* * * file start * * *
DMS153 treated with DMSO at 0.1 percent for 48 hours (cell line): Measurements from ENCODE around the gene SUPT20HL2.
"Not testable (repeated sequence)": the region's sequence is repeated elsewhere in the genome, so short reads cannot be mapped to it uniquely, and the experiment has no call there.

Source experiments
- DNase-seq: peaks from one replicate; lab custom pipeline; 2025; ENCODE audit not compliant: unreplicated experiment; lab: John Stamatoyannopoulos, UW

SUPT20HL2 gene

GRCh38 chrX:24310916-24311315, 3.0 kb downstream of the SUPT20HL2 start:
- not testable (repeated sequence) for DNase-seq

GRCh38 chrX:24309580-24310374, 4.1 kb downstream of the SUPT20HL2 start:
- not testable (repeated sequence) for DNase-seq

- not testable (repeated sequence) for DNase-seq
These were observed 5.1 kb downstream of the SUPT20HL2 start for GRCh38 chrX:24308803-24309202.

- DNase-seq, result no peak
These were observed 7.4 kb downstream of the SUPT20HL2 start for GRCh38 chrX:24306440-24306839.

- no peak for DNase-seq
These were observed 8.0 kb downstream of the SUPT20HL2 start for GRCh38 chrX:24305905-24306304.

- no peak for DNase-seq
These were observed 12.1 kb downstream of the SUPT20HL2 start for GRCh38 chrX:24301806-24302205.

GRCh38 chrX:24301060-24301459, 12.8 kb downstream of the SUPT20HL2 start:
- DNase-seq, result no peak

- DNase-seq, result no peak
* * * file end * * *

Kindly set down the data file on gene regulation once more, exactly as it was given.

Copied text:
DMS153 treated with DMSO at 0.1 percent for 48 hours (cell line): Measurements from ENCODE around the gene SUPT20HL2.
"Not testable (repeated sequence)": the region's sequence is repeated elsewhere in the genome, so short reads cannot be mapped to it uniquely, and the experiment has no call there.

Source experiments
- DNase-seq: peaks from one replicate; lab custom pipeline; 2025; ENCODE audit not compliant: unreplicated experiment; lab: John Stamatoyannopoulos, UW

SUPT20HL2 gene

GRCh38 chrX:24310916-24311315, 3.0 kb downstream of the SUPT20HL2 start:
- not testable (repeated sequence) for DNase-seq

GRCh38 chrX:24309580-24310374, 4.1 kb downstream of the SUPT20HL2 start:
- not testable (repeated sequence) for DNase-seq

- not testable (repeated sequence) for DNase-seq
These were observed 5.1 kb downstream of the SUPT20HL2 start for GRCh38 chrX:24308803-24309202.

- DNase-seq, result no peak
These were observed 7.4 kb downstream of the SUPT20HL2 start for GRCh38 chrX:24306440-24306839.

- no peak for DNase-seq
These were observed 8.0 kb downstream of the SUPT20HL2 start for GRCh38 chrX:24305905-24306304.

- no peak for DNase-seq
These were observed 12.1 kb downstream of the SUPT20HL2 start for GRCh38 chrX:24301806-24302205.

GRCh38 chrX:24301060-24301459, 12.8 kb downstream of the SUPT20HL2 start:
- DNase-seq, result no peak

- DNase-seq, result no peak